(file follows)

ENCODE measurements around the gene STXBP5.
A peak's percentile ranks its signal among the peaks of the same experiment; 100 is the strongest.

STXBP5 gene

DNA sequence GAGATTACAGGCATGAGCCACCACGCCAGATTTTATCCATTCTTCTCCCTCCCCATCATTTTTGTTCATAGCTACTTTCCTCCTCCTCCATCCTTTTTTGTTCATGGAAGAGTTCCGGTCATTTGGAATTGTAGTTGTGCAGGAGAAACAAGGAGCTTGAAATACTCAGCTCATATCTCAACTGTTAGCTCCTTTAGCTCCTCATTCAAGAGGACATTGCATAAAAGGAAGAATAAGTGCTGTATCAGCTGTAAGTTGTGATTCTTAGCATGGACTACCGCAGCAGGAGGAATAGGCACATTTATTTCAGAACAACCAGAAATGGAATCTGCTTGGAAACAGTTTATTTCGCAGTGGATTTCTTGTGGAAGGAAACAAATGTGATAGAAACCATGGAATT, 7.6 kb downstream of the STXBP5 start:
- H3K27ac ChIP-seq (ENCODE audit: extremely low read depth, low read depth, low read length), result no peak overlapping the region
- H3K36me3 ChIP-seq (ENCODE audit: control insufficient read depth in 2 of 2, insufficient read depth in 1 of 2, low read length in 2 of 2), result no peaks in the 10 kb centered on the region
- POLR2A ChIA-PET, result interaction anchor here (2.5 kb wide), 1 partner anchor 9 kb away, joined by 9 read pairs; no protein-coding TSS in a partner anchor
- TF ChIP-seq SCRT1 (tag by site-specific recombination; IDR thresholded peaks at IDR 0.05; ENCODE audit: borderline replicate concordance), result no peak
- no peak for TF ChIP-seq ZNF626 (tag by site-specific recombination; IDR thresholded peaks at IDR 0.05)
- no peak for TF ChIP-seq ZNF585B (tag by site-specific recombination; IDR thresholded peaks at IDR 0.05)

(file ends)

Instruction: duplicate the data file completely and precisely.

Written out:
ENCODE measurements around the gene STXBP5.
A peak's percentile ranks its signal among the peaks of the same experiment; 100 is the strongest.

STXBP5 gene

DNA sequence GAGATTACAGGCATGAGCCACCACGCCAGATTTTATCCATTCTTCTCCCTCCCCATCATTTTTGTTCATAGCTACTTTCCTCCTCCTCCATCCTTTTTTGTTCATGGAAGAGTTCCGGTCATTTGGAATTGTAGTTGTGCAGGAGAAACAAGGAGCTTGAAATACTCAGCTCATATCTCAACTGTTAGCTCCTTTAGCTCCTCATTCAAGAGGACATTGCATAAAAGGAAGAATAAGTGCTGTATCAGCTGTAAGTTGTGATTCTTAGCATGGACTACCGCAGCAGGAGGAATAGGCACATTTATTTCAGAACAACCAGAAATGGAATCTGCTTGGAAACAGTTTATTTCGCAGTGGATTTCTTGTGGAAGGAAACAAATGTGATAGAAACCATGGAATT, 7.6 kb downstream of the STXBP5 start:
- H3K27ac ChIP-seq (ENCODE audit: extremely low read depth, low read depth, low read length), result no peak overlapping the region
- H3K36me3 ChIP-seq (ENCODE audit: control insufficient read depth in 2 of 2, insufficient read depth in 1 of 2, low read length in 2 of 2), result no peaks in the 10 kb centered on the region
- POLR2A ChIA-PET, result interaction anchor here (2.5 kb wide), 1 partner anchor 9 kb away, joined by 9 read pairs; no protein-coding TSS in a partner anchor
- TF ChIP-seq SCRT1 (tag by site-specific recombination; IDR thresholded peaks at IDR 0.05; ENCODE audit: borderline replicate concordance), result no peak
- no peak for TF ChIP-seq ZNF626 (tag by site-specific recombination; IDR thresholded peaks at IDR 0.05)
- no peak for TF ChIP-seq ZNF585B (tag by site-specific recombination; IDR thresholded peaks at IDR 0.05)